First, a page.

Initially, there was insufficient personnel available, but eventually Dutch staff arrived from diplomatic posts in other countries. The NEI government-in- exile was formally known as the Netherlands East Indies Commission for Australia and New Zealand (NEICANZ) and was created in April 1942. Governor General van Mook brought also  a few moderate Indonesian leaders to Australia. Among them was  Colonel Abdulkadir Widjojoatmodjo. He was an Indonesian civil servant who later– on behalf of the Dutch –  led parts of the Dutch-Indonesian independence negotiations.

NEICANZ looked after all of the NEI interests in Australia from there offices in Collins Street, Melbourne.  By mid-1943, more premises had been acquired among them offices on St Kilda Road, Melbourne (where the KNIL headquarters was housed), and the ambassadorial residence and chancellery at 4 Mugga Way, Canberra.

As the head of NEICANZ van Mook preferred a progressive policy towards NEI, based on a Commonwealth arrangement with power sharing. The Dutch Prime Minister in exile Professor Gerbrandy (based in London) preferred a hard-line confrontation. This started to create tensions between the Australian Government and the Dutch Government in exile in London, as Australia was more sympathetic towards a slow change towards more independence for its northern neighbour.  Furthermore. the US wanted to deal directly with the NEI Commission and Australia wanted to use the opportunity to independently of the Netherlands strengthen it ties with NEI .

The Dutch Government in London  called van Mook back, to take up his former position of Miniater of the Colonies. In this way he would be less of a threat to the hard-line Dutch interest and the Dutch Ambassador Baron van Aerssen who was also appointed as the special Netherlands Minister for Australia. The latter’s aristocratic personally didn’t sit easy with the Australians and the relationship, especially later, with the post-war Labor Government, was often cool. He was the direct representative of the Dutch Government and  as such could and could keep a close eye on any developments that could foster greater independence of NEI.

Nevertheless the Commission went ahead with its tasks, they created the Netherlands Indies Civil Administration (NICA)  and the Netherlands Indies Army (NIA), which were tasked with governing and defending the Dutch East Indies after the war. They latter was later handed over to the military command.

The NICA was responsible for the administration of the Dutch East Indies, and included both civilian and military personnel. They were also responsible for providing relief and aid to the civilian population in the Dutch East Indies.

Some of the activities of NEICANZ included:

  1. Management of the overall activities of the commission, including budgeting, financial management, and reporting.
  2. Providing humanitarian assistance to Dutch refugees in Australia and New Zealand. It oversaw the distribution of food, clothing, and medical supplies and provided support for housing and education.
  3. Managing the complex personnel issues, There was an ongoing shortage of staff. Personnel was recruited from other posts, from the Dutch Caribbean Islands and from Australia.
  4. Promoting the Dutch cause and strengthening ties between the Netherlands and Australia and New Zealand. It organised cultural and educational events, published newsletters and other publications, and worked with the media to raise awareness of Dutch interests.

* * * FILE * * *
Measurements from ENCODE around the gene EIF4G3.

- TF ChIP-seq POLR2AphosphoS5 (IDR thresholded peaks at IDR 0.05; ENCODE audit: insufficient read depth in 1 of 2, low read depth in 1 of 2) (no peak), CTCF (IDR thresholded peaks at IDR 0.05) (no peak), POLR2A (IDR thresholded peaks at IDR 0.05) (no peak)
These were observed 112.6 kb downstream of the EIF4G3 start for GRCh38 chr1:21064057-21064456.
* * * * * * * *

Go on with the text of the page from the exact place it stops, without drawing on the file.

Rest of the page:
5. Fundraising activities to support the Dutch war effort. It organised events and campaigns to collect donations from the public and facilitated the sale of Dutch goods in Australia and New Zealand.

Some of the Dutch facilities in Australia

Dutch medical clinic in Kent St (near the Harbour Bridge). Princes Juliana Hospital Turramurra (now Juliana Lodge). NEI Airforce bases in Bundaberg, Brisbane and Canberra. Military base Casino. Port facilities: Brisbane, Sydney, Melbourne – naval HQ St Kilda Rd and depot in Middle Park, Freemantle (submarines). NICA – Melbourne first, later Brisbane. Lido, North Sydney and Belvedere at Kings Cross – clubs and accommodation for Dutch subjects. NEI government Information Service (NIGIS) in Melbourne.

Major-General Van Oyen in charge of postwar reconstructions in NEI

Researched by Ruby Todorovski, researcher University of Queensland

See also: Netherlands Forces in Australia WWII

Navy and Army Intelligence Service

Next to the Dutch Navy – including the Merchant Navy and the Air Force the most important service the Dutch could offer to the war effort, was intelligence services, through its networks of people on the ground across the islands.

The services started off in 1941 as the Navy and Army Intelligence Service , based in Melbourne. In 1942 the name was changed into Netherlands East Indies Forces Intelligence Service (NEFIS). However, more and more the name used was Netherlands Forces Intelligence Service (still known as NEFIS). After the war this service would grow int the Dutch Commandos. An extensive overview of the organisation and its key missions is provided here here.

NEICANZ changed into the NEI Government-in-Exile in 1944.

The Legislative Council of the NEI Government-in-Exile – comprising of the directors of the seven , along with Van Mook could, if the need arose, be expanded to include 8 extraordinary members drawn from leading Dutch or ‘Indonesians’. Van Mook appointed the 7 directors on 12 April 1944.  The directors held their first meeting in Melbourne on 23 May 1944. They had nine more meetings before reconvening at their new headquarters in Camp Columbia north of Brisbane on 23 August , from where the recolonialisation operation would be led. See: NEI Government-in-Exile in 1944-1946

Paul Budde

Links to other declassified WWII Australian Documents re the Netherlands East Indies